Dieselpunk, Horror, and a new narration in the wild

MBOD coverI’ve been buried up to my neck in edits for At The Edge these past few weeks, so much so that I’ve almost dropped the ball on some pretty big news.

Not long ago, I had a story appear in The Mammoth Book of Dieselpunk, titled Floodgate, which tells the story of an Australian pilot who encounters a rogue company of the Maori Battalion in the deserts of Northern Africa during an alternate history Great War. As you know, I’m a huge fan of dieselpunk as a subgenre, so I was absolutely thrilled to have a story accepted amongst such fine company as the late Jay Lake, Carrie Vaughn, Jeremiah Tolbert and E. Catherine Tobler. Not to mention the amazing cover art, and that it’s a beautifully produced book. As a short story writer, this one has been a real high point for me.

I also have another story appearing this month, in the inaugural showcase anthology produced by the Australian Horror Writers Association, In Sunshine Bright and Darkness Deep. The story is called Elffingern, and is another dark tale set around the First World War, and the fates of two soldiers who left New Zealand’s sunny shores and only found snow and blood and … something darker. Something that comes home.

ISBADD coverThis year is the centenary of the defeat of the ANZAC forces at Gallipolli, an event which has left an indelible scar on the national psyche of both countries. I guess it was weighing on me these last couple of years, to have written two stories which explore the role of New Zealand and Australian soldiers in the wars fought in distant lands for Queen and Empire, and what that cost us. So it is a significant milestone for me to have had not one, but two stories delving into this subject published this year.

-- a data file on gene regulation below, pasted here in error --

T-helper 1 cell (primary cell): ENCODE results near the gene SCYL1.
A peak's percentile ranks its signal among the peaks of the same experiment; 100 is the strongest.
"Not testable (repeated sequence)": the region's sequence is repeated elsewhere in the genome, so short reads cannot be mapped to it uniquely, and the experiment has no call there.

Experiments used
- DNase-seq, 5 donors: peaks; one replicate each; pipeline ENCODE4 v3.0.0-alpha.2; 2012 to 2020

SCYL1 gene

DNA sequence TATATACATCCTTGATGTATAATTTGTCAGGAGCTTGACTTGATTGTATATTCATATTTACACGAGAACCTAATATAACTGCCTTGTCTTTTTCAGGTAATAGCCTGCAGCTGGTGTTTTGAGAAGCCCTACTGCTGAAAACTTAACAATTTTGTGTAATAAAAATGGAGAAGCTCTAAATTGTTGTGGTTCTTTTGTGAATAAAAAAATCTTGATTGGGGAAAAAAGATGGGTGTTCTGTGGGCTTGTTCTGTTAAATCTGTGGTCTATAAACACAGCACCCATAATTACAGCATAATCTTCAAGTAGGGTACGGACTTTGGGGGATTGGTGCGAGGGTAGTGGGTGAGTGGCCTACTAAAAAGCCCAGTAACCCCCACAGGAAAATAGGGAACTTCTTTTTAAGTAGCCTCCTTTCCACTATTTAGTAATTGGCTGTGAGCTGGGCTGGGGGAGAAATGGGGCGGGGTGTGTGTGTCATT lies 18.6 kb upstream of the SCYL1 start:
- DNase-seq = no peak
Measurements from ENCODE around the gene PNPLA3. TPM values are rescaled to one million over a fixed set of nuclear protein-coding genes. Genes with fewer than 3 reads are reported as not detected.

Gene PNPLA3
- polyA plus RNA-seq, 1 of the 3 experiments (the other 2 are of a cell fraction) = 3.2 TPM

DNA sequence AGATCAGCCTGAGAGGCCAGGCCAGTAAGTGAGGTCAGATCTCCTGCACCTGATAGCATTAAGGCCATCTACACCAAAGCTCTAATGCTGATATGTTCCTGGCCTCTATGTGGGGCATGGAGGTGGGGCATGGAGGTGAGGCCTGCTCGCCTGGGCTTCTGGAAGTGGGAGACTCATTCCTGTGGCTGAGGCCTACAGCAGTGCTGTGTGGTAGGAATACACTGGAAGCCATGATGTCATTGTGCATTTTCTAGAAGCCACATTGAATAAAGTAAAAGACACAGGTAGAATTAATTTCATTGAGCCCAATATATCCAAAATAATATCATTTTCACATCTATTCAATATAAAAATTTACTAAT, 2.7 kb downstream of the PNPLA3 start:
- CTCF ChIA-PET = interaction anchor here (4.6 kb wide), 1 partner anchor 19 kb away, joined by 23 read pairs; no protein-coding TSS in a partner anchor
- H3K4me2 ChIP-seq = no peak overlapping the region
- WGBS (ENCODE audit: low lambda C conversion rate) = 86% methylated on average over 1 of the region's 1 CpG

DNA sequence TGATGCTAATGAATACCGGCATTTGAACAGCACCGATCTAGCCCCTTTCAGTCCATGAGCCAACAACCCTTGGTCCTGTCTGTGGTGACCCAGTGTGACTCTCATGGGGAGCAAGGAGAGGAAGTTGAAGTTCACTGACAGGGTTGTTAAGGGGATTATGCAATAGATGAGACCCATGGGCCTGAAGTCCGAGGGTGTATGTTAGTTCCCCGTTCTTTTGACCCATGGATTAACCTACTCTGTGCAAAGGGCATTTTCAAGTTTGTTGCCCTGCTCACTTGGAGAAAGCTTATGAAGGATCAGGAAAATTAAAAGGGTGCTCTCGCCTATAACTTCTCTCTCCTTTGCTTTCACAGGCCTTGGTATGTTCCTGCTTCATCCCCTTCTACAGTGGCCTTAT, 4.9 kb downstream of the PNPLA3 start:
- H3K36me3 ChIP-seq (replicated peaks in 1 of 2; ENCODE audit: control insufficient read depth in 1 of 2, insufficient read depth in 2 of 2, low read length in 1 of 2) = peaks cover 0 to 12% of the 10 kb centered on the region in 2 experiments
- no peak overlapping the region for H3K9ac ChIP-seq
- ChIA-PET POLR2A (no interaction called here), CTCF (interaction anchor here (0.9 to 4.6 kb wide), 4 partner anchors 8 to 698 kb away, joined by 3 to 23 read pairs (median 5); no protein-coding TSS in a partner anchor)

As well as this, during my research into these stories I learned that one of my ancestors was part of the Maori Battalion, who fought and was wounded at Gallipolli, and later died of his injuries in a hospital in London. He never saw New Zealand again. It gives both stories even greater meaning and resonance for me, because they carry some of the personal journey I went on while writing them, some of my own pain, and that of my family long before me. Which makes seeing these stories in print this year really worthwhile.

On a lighter note, I recently completed a narration for my favourite fantasy podcast, Beneath Ceaseless Skies. The story is Moogh and Great Trench Kraken, by Suzanne Palmer, and I have not had so much fun reading a story for a long time. It’s a wry, dry, witty tale of a noble but none-too-bright barbarian who comes across a great, unruly river that flows the wrong way, throwing itself against the sandy bank rather than flowing like a river should. So much fun. Go, read it, or listen to me reading it. You’ll have a laugh, I promise.

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